How To: Adding a Wine Cellar to Your Home

For anyone who’s disturbed a bottle of Krug Clos du Mesnil in the fridge or let a superb vintage of Cheval Blanc turn, perhaps it’s time to start protecting your collection by adding a wine cellar to your home. Though options are plentiful, it’s quite easy to choose a cellar suited to your needs. The key considerations to keep in mind are protecting your collection from light, humidity, and, most of all, temperature variation.

Freestanding cellars: Anyone with a little more than two square feet of space and an electric socket can purchase a EuroCave wine cellar. This brand has been the go-to “freestanding” cellar for both fledging and serious collectors for more than 40 years. There’s a compact version for smaller spaces and collections, while larger models hold 200+ bottles. Competitors (Transtherm, Sub- Zero, Vinotemp, etc.) deliver variations that are also suitable for many wine lovers’ needs.

Built-in cellars: Beyond the freestanding iteration, the world of wine cellars grows exponentially more interesting thanks to kit racks and customized options that can be tailored to your taste just like the bottles they hold. In fact, whether you’re looking at a closet-sized space in a city apartment or an entire basement in the countryside, custom pieces are easier to acquire than you might think—and they add value to a home once they’ve been installed.

To develop a custom wine cellar, collectors must first consider one overarching structural component: cooling. Here, price varies greatly. Cooling is necessary, but its circumstances vary based on things like the installation of moisture-resistant sheets and the allotment of space for ducting and a condenser.

After cooling, function steers design direction. People choose cellars for two reasons. The first is focal point. Where will everyone’s attention go? To one special bottle? To many bottles? To the way they’re organized? Everything from the racking system to the lighting design impacts the focal point. The second is capacity. Your cellar might simply be about storage and access. That’s OK. Not everyone needs to show off their reds, whites, and rosés.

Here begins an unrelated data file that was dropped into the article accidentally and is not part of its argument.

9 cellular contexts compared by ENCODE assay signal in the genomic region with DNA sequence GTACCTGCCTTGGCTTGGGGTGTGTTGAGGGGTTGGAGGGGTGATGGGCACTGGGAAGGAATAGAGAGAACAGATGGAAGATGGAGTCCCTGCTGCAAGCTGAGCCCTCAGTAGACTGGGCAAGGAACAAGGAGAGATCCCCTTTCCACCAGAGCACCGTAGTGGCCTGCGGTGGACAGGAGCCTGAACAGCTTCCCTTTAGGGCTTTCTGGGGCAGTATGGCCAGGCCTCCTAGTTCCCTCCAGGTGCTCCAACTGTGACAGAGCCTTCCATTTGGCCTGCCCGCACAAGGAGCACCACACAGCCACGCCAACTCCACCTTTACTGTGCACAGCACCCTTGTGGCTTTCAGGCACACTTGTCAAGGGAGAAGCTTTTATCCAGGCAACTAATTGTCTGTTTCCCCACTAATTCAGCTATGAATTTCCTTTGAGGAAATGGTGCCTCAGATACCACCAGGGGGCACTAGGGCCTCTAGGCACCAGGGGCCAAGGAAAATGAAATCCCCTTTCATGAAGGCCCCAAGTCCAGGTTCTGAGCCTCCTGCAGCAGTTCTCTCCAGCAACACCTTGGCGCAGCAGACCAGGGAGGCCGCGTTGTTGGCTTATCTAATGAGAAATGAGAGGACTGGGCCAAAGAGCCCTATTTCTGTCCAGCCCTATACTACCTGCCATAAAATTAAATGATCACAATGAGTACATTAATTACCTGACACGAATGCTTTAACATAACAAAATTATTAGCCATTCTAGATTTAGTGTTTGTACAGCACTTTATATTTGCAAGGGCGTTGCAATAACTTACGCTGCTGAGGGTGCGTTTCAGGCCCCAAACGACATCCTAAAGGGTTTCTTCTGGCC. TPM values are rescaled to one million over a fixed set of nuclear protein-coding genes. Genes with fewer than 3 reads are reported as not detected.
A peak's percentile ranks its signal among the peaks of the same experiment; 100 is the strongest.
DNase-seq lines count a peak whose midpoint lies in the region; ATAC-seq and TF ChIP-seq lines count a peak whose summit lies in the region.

Wine Cellars

Marshall Tilden III, vice president of sales at custom-design organization and market- place Wine Enthusiast, has overseen everything from pantries reborn as cellars to a custom-built 10K-bottle unit constructed for The Royal Sonesta Hotel in New Orleans. “People want to jump into the design discussion,” he says, “but it’s imperative to address function first.” Function is the key to finding the best location for your home wine cellar, followed by size and aesthetic. Wine Enthusiast and its competitors offer kits with various rack styles and sizes that let collectors segue into custom design without breaking the bank. If money is no object, there are extraordinary, customized options featuring luxe touches from redwood finishes to acrylic racking that makes bottles appear to float in midair.

“I equate a wine cellar to a swimming pool,” Tilden says. “If you’re a wine lover and you see a cellar in a home, you’re willing to pay more for it.” With research showing that Americans are drinking more wine than ever before, a home cellar might well make you the toast of friends, family, and potential buyers alike.

—By David Graver

Find your next home for your new wine cellar today.

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